Lehr thinks so and offers the 25HP as its proof of concept.
THE FIRST TIME I SAW a propane-powered outboard was at the Miami International
Boat Show (MIBS) in 2012 as a judge in the National Marine Manufacturers
Association Innovation Awards. There, indoors, on the convention floor was a
running 5HP outboard built by Lehr. It could do so because it put out far fewer harmful
fumes than gas engines. The judges were duly impressed and gave it an award. Fast forward
to this year’s MIBS, where Lehr’s new 25HP was on display — also running inside.
The first question that springs to mind: Does propane make a good marine engine fuel?
If you ask Lehr CEO Bernardo Herzer, the answer is an enthusiastic, but not surprising,
“Yes!” After all, he is the chairman of the World Liquid Propane Gas Association, an
organization whose mission is educate the public about the many benefits of propane. We
all know it’s great for gas grills, but what about as a marine fuel?
The biggest knock I could find on propane is that its gasoline gallon equivalent (GGE) is 74 percent, which means that a gallon of propane produces 74 percent of the energy of a gallon of gas. I asked Herzer about that, and he quickly shot down the notion that it’s an inferior fuel. “I hear this a lot, but you have to realize a gallon of propane is lighter than premium unleaded gasoline (4.2 pounds vs. 6.5 pounds),” Herzer said. “So if you compare energy densities, you’ll find propane packs more punch per pound than gas.”
One of propane’s biggest assets as a marine fuel is its higher 110 octane level, which allows the 25HP to use advanced timing without knocking. Lehr optimizes performance by using special valves, valve guides and heads.
Some gas-to-propane conversions, on equipment such as forklifts, only have one-stage metering systems, giving them a very narrow power band. What makes the Lehr 25HP special is its three-stage, highly accurate fuel metering system that ensures a smooth power delivery in all throttle ranges. Lehr actually provides 35 companies — including John Deere and Briggs & Stratton — with proprietary fueling systems that include components such as its patented Liquid Draw. Future Lehr outboards of the larger persuasion will probably use fuel injection, but the 25HP uses a carburetor and lacks an onboard computer, which keeps the price down and makes maintenance simple and cheap (and third-world friendly). Propane is a refrigerant, so standard lines would not be at adequate, which is why Lehr uses aircraft-grade brazing and stainless steel lines, which are more durable in marine applications and help keep the liquid propane flowing until the heat exchangers expand it into a gas.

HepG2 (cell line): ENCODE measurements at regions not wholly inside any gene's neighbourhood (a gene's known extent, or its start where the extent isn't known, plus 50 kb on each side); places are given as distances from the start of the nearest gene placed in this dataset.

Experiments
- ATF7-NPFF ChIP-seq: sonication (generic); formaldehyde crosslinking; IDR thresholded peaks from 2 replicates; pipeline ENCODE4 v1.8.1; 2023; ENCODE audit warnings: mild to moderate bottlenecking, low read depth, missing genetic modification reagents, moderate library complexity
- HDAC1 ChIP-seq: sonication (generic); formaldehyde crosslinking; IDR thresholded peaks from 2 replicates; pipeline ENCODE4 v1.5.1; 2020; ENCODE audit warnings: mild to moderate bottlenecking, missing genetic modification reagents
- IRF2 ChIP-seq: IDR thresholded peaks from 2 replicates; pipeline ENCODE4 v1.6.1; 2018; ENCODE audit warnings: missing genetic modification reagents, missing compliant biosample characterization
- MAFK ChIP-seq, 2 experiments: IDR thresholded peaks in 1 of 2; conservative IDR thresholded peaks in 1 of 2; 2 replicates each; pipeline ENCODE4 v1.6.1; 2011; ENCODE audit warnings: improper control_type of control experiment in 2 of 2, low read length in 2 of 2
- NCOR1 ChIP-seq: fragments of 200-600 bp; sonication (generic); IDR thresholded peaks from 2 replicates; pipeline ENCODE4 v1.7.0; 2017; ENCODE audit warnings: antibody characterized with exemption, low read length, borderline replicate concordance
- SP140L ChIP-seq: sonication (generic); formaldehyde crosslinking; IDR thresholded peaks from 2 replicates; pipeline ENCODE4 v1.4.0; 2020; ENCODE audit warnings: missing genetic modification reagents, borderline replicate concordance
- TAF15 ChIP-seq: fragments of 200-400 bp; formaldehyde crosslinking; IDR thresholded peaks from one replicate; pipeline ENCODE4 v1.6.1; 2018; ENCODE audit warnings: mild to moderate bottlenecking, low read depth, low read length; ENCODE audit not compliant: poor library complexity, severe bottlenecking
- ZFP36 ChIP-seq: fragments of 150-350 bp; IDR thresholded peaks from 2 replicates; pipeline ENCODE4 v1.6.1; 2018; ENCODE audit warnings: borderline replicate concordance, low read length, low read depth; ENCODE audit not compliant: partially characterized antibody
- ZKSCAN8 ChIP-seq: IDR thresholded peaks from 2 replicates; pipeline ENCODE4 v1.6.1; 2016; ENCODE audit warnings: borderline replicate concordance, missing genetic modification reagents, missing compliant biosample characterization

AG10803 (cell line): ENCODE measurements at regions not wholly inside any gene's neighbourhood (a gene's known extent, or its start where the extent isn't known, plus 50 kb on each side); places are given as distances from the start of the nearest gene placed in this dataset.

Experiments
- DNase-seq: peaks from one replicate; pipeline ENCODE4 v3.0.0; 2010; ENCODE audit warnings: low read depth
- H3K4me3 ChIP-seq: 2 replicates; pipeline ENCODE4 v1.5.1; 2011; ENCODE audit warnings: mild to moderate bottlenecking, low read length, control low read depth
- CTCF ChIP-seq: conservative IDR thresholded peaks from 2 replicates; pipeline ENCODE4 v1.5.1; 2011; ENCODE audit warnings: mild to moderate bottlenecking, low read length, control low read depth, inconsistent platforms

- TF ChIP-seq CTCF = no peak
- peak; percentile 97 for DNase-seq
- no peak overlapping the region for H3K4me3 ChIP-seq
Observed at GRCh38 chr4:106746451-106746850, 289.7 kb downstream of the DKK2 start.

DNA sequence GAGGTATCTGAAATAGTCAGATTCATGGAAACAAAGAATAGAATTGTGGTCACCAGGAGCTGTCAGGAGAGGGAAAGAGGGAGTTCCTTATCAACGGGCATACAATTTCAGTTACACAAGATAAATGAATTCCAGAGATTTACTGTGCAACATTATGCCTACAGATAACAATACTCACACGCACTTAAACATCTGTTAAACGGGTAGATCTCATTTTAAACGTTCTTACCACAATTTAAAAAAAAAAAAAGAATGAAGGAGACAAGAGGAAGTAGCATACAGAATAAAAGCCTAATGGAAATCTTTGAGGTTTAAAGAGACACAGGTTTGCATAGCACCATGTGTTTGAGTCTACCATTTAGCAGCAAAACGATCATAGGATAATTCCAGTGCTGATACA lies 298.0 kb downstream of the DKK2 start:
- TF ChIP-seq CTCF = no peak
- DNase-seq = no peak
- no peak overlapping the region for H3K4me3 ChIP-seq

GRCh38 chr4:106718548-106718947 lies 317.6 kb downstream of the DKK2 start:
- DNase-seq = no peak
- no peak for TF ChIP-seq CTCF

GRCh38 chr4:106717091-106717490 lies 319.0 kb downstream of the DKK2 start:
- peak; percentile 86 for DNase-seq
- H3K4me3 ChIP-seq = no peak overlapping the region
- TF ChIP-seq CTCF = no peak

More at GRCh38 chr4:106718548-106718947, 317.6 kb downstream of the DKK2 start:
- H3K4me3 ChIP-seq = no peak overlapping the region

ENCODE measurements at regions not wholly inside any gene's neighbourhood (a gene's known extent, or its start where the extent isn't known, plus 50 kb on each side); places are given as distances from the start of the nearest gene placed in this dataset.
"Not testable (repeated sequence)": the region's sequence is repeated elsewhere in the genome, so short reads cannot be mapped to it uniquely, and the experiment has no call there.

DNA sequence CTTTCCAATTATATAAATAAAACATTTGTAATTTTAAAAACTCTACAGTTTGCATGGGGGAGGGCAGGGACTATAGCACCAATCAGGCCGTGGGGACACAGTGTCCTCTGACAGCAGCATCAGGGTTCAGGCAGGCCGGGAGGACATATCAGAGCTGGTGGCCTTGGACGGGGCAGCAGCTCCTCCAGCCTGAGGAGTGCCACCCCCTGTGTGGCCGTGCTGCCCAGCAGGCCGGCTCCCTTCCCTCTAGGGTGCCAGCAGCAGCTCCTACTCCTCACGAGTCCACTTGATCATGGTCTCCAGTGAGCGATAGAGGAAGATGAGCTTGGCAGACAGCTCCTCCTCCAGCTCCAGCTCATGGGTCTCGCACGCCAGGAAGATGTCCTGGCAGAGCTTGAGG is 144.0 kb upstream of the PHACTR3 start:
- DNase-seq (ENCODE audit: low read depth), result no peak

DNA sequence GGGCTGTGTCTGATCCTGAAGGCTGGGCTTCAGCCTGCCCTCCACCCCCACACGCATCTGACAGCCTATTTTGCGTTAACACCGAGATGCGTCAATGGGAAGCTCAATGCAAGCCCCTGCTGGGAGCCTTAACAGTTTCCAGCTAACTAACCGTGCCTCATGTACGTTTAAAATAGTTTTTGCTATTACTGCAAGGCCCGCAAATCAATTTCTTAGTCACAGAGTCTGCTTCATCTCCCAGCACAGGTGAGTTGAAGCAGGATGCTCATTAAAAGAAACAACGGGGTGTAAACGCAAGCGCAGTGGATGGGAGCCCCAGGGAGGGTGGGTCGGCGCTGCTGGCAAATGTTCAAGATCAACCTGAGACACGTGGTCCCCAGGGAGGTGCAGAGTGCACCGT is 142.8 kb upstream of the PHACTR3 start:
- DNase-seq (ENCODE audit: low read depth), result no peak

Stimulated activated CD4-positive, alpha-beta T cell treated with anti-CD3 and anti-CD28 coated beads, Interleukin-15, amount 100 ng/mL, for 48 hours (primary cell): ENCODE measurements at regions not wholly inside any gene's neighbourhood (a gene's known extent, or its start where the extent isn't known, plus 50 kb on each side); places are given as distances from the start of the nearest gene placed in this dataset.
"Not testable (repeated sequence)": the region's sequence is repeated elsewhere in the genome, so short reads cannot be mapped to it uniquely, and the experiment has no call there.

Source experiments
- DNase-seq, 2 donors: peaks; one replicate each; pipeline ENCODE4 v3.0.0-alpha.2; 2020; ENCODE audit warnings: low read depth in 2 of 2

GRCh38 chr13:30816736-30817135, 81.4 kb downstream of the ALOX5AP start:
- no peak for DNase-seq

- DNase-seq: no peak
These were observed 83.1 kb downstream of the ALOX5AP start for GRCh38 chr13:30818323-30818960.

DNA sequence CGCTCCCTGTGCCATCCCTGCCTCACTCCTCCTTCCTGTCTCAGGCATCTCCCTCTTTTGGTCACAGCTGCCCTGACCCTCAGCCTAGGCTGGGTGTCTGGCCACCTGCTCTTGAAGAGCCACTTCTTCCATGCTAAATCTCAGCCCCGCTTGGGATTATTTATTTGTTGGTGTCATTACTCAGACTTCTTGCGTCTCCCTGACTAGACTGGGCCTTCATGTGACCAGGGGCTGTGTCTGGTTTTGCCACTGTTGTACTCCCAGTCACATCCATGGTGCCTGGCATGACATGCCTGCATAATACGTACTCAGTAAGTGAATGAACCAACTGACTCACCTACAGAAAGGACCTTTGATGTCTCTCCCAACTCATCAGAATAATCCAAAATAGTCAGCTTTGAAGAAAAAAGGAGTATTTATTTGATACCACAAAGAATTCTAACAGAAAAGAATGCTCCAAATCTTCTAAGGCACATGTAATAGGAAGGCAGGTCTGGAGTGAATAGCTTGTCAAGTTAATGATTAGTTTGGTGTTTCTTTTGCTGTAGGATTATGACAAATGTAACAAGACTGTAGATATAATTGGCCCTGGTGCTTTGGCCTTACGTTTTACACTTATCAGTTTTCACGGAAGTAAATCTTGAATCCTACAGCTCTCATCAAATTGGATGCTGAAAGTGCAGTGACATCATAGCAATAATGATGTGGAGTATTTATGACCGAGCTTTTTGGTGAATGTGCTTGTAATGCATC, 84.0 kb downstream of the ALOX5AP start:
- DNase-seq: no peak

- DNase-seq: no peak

In order to fit any gas into a reasonably sized container, it must first be liquefied. Some observers have wondered about the difference between liquid propane gas (LPG) and liquid natural gas (LNG), which has also been used to power vehicles. It’s simple. For propane to convert to liquid form, it needs to be pressurized to between 100 and 150 psi or have its temperature lowered to minus 40 degrees Fahrenheit. For LNG to liquefy, its temperature must be dropped to minus 260 degrees Fahrenheit or be pressurized to 3,600 psi. This is why natural gas is run into homes via a pipe rather than delivered to a home tank like propane.The cost? When I get my grill’s 20-pound propane tank filled, it costs about $20, which works out to around $4 a gallon. It would be great to get a 150-gallon tank installed at home and buy in bulk to refill the lightweight seven-and-a-half-gallon Lehr-designed composite tank, but there’s a catch: A pump assembly capable of handling liquid propane costs around $10,000. So unless you have a fishing fleet or a co-op, this isn’t practical. With gasoline prices around $2 nationwide, right now propane is more expensive.
One huge advantage to owning a Lehr 25HP is that propane doesn’t go bad like ethanol-laced fuel, so it doesn’t need winterization. Harmful emissions are lower, too, with up to 60 percent fewer hydrocarbons, which prevents sooting within the combustion chamber. Since it’s not a solvent and enters the combustion chamber as a gas, it doesn’t strip the cylinder walls of lubrication, which extends engine durability. Propane doesn’t have the evaporative issues of gasoline and is not a greenhouse gas. According to recent Lehr performance tests, the 25HP burns 1.1 gph at 3000 rpm and 2.5 gph at 5000, which is slightly more than most state-of-the-art gasoline four-strokes. At 172 pounds, it weighs slightly more than most four-strokes, such as the Honda BF25 (155 pounds), but it is cheaper than the Honda ($4,295 vs. $5,799), and it can be equipped with an internal lithium-ion battery for push-button, no-choke starting.
Is propane the marine fuel of the future? Too early to tell, but it is a viable and interesting option, especially for boat owners who don’t use their motors very often or don’t want to deal with the hassles and hazards of gasoline.